Sometimes they are seen during the day where they encounter many additional hazards and complications. For example, a sea gull’s favorite snack is a baby sea turtle. The nest, also, is at risk of predation by animals as well as of high tides during storms, which can wash out and drown nests. Once hatched, they must make it to the water without becoming disoriented by artificial light or killed by predators. Finally, they arrive to their home in the Gulf where they are at risk of sharks, fish, fishing lines, ingesting debris and trash, boats and pollution. For the females who survive and return to shore to nest, it’s a great victory. Once she lays her eggs on the beach, the sea turtle mama never returns.

The most important thing to remember if you see a mama sea turtle on the beach is to be respectful, stay quiet and stay back at least 50 feet. Don’t get excited or be loud or take pictures with the flash on your cell phone which can disorient the turtle and stress her out. She is likely to return to the water unable to lay her eggs.

We’re so passionate about sea turtles that we even have a local celebrity named Theo, a lovable, plush turtle with a mission—to help protect and sustain the threatened sea turtle population along our Gulf Coast. “I’m a little turtle on a big mission. I’m here to save my fellow threatened sea turtles,” says Theo.

One of Theo’s favorite places is our very own Gulfarium on Okaloosa Island known as the Gulfarium Marine Adventure Park, a beacon for coastal conservation where it been active in marine animal rescue and rehabilitation for many years through the C.A.R.E. Center, the non-profit arm of Gulfarium Marine Adventure Park. Developed in 2015 to facilitate and further its continued coastal conservation efforts, the program has helped to rehabilitate and release hundreds of various species of sea turtles found on the Gulf Coast, from the Loggerhead, Green, Kemp’s Ridley, to the Leatherback, back into the wild.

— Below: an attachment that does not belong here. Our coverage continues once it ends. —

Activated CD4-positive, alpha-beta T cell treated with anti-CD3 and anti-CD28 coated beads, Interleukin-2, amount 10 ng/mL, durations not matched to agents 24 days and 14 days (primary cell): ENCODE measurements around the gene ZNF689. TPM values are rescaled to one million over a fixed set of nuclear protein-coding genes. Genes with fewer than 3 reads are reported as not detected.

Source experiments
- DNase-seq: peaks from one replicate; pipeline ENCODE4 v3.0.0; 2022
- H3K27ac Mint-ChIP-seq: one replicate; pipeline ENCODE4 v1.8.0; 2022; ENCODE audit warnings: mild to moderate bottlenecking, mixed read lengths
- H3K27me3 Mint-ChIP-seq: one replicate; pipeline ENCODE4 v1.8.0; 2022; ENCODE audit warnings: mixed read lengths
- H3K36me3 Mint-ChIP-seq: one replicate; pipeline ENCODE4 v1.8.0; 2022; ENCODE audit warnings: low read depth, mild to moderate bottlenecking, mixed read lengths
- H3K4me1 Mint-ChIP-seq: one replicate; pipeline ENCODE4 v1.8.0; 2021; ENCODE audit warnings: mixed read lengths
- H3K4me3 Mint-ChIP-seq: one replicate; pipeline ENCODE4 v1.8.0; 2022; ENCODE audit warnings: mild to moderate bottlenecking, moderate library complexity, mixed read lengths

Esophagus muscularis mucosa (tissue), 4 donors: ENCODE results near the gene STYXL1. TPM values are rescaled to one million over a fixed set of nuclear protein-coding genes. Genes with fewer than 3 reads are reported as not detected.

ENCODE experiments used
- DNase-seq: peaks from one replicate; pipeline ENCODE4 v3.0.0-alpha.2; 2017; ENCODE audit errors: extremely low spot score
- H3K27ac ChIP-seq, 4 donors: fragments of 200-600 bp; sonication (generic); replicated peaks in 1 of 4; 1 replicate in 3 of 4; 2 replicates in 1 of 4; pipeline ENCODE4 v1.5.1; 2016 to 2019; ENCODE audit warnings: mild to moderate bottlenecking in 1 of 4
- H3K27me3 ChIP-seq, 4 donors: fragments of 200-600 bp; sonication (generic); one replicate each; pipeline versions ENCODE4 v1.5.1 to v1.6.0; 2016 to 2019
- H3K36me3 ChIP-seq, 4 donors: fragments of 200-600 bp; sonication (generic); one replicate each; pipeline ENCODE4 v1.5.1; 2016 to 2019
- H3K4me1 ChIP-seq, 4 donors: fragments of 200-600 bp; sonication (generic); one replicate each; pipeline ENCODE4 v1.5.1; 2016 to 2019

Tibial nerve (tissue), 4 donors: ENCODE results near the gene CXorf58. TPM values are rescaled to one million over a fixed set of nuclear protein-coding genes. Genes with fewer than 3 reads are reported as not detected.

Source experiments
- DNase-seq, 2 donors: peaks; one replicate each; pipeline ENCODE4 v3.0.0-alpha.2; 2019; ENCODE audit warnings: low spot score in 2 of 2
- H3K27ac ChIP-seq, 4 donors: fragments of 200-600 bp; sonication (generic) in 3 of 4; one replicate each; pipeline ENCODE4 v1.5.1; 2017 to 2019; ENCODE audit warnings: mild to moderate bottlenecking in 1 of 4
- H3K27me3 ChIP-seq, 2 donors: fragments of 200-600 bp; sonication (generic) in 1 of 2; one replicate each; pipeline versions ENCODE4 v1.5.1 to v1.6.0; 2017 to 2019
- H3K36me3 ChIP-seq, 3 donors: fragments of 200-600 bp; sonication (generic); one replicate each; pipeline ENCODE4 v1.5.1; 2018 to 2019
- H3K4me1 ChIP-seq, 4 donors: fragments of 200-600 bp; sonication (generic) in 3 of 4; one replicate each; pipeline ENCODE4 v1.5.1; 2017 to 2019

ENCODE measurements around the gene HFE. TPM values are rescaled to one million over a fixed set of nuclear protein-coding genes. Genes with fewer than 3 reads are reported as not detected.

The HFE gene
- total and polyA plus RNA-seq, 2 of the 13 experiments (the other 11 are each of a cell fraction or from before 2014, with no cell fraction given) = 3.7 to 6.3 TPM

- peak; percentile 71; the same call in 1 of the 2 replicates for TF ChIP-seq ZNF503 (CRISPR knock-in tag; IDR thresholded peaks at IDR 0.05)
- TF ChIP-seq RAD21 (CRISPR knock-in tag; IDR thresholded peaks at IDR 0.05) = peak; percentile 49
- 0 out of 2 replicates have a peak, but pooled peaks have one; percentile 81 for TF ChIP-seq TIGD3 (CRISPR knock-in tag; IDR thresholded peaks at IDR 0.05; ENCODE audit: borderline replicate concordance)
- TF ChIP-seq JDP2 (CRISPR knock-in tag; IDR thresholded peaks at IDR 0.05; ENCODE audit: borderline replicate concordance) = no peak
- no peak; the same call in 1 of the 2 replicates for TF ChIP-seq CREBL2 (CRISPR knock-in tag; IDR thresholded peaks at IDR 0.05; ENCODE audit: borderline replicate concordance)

Rehabilitation starts when a sea turtle patient arrives; it is evaluated by animal care and veterinary staff using guidelines from the FWC. These guidelines give staff the necessary information needed to evaluate a method for rehabilitation, recovery and release.

Although every effort is made to release the turtle back to the ocean, occasionally a sea turtle is deemed non-releasable due to medical or physical limitations, and Gulfarium C.A.R.E. Center becomes the turtle’s permanent home with full-time care.

The Center leads the charge in the rescue and rehabilitation of sea turtles along the Emerald Coast, successfully treating over 130 sea turtles in 2023 alone, with the average rehabilitation of each turtle costing over $20,000.

The C.A.R.E. Center also encourages awareness through public education as well as opportunities for locals to actively participate, such as becoming a volunteer, donating or attending a fund-raising event. You can support by donating at, or through the C.A.R.E. Center’s Amazon Wishlist!

Other ways to help sea turtles include reporting those that are sick, injured, entangled or dead to FWC’s Wildlife Alert Hotline at 888-404-FWCC (3922). Do not touch the sea turtle, remove it from the beach or attempt to push it back into the water as this can cause the animal to re-strand and die. Instead, monitor from a safe distance. While waiting for authorities to arrive, note its position and monitor its breathing.

Visit and the C.A.R.E. Center at You can also help support the cause at A portion of every Theo purchase, from ball caps and pillows to Christmas ornaments and key chains, goes directly to help support the conservation and rehabilitation of sea turtles. We can all do our part to protect these amazing marine animals; after all, it was certainly their beach first!